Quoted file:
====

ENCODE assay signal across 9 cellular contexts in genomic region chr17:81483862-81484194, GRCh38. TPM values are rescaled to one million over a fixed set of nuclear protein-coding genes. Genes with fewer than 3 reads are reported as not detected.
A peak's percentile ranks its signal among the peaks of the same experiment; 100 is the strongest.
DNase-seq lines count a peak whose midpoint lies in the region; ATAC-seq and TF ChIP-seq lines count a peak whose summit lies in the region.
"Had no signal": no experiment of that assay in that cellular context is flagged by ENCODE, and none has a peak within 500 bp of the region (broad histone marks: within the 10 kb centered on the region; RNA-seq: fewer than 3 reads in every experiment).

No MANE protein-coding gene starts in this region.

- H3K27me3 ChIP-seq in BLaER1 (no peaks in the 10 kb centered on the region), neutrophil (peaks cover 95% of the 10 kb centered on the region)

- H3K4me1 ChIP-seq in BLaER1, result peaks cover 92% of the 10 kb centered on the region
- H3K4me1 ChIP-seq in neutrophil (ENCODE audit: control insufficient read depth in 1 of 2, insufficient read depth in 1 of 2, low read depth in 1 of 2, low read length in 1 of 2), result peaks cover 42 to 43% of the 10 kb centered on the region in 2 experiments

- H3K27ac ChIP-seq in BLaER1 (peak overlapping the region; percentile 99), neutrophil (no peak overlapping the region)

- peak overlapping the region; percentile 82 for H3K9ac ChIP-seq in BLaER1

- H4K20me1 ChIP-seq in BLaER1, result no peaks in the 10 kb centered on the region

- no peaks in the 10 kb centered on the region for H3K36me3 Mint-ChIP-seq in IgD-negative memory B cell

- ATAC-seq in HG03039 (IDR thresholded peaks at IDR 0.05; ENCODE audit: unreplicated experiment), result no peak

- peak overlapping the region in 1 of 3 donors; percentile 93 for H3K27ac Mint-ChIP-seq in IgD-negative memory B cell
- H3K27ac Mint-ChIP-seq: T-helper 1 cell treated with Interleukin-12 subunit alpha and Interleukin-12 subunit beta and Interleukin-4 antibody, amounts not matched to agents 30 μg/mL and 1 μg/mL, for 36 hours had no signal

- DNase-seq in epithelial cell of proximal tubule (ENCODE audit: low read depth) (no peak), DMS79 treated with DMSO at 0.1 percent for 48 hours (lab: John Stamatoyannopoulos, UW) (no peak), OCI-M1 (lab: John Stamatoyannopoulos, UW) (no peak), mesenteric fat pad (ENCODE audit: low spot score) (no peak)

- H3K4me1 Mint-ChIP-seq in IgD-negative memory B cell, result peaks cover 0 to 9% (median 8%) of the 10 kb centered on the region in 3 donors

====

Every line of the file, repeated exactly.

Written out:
ENCODE assay signal across 9 cellular contexts in genomic region chr17:81483862-81484194, GRCh38. TPM values are rescaled to one million over a fixed set of nuclear protein-coding genes. Genes with fewer than 3 reads are reported as not detected.
A peak's percentile ranks its signal among the peaks of the same experiment; 100 is the strongest.
DNase-seq lines count a peak whose midpoint lies in the region; ATAC-seq and TF ChIP-seq lines count a peak whose summit lies in the region.
"Had no signal": no experiment of that assay in that cellular context is flagged by ENCODE, and none has a peak within 500 bp of the region (broad histone marks: within the 10 kb centered on the region; RNA-seq: fewer than 3 reads in every experiment).

No MANE protein-coding gene starts in this region.

- H3K27me3 ChIP-seq in BLaER1 (no peaks in the 10 kb centered on the region), neutrophil (peaks cover 95% of the 10 kb centered on the region)

- H3K4me1 ChIP-seq in BLaER1, result peaks cover 92% of the 10 kb centered on the region
- H3K4me1 ChIP-seq in neutrophil (ENCODE audit: control insufficient read depth in 1 of 2, insufficient read depth in 1 of 2, low read depth in 1 of 2, low read length in 1 of 2), result peaks cover 42 to 43% of the 10 kb centered on the region in 2 experiments

- H3K27ac ChIP-seq in BLaER1 (peak overlapping the region; percentile 99), neutrophil (no peak overlapping the region)

- peak overlapping the region; percentile 82 for H3K9ac ChIP-seq in BLaER1

- H4K20me1 ChIP-seq in BLaER1, result no peaks in the 10 kb centered on the region

- no peaks in the 10 kb centered on the region for H3K36me3 Mint-ChIP-seq in IgD-negative memory B cell

- ATAC-seq in HG03039 (IDR thresholded peaks at IDR 0.05; ENCODE audit: unreplicated experiment), result no peak

- peak overlapping the region in 1 of 3 donors; percentile 93 for H3K27ac Mint-ChIP-seq in IgD-negative memory B cell
- H3K27ac Mint-ChIP-seq: T-helper 1 cell treated with Interleukin-12 subunit alpha and Interleukin-12 subunit beta and Interleukin-4 antibody, amounts not matched to agents 30 μg/mL and 1 μg/mL, for 36 hours had no signal

- DNase-seq in epithelial cell of proximal tubule (ENCODE audit: low read depth) (no peak), DMS79 treated with DMSO at 0.1 percent for 48 hours (lab: John Stamatoyannopoulos, UW) (no peak), OCI-M1 (lab: John Stamatoyannopoulos, UW) (no peak), mesenteric fat pad (ENCODE audit: low spot score) (no peak)

- H3K4me1 Mint-ChIP-seq in IgD-negative memory B cell, result peaks cover 0 to 9% (median 8%) of the 10 kb centered on the region in 3 donors